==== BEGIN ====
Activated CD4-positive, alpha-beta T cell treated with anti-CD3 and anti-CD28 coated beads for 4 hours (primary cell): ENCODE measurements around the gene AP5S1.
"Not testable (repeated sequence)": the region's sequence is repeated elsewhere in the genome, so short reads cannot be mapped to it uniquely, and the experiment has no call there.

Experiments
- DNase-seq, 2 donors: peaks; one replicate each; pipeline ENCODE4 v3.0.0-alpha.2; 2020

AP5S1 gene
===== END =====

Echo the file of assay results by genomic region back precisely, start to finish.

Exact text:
Activated CD4-positive, alpha-beta T cell treated with anti-CD3 and anti-CD28 coated beads for 4 hours (primary cell): ENCODE measurements around the gene AP5S1.
"Not testable (repeated sequence)": the region's sequence is repeated elsewhere in the genome, so short reads cannot be mapped to it uniquely, and the experiment has no call there.

Experiments
- DNase-seq, 2 donors: peaks; one replicate each; pipeline ENCODE4 v3.0.0-alpha.2; 2020

AP5S1 gene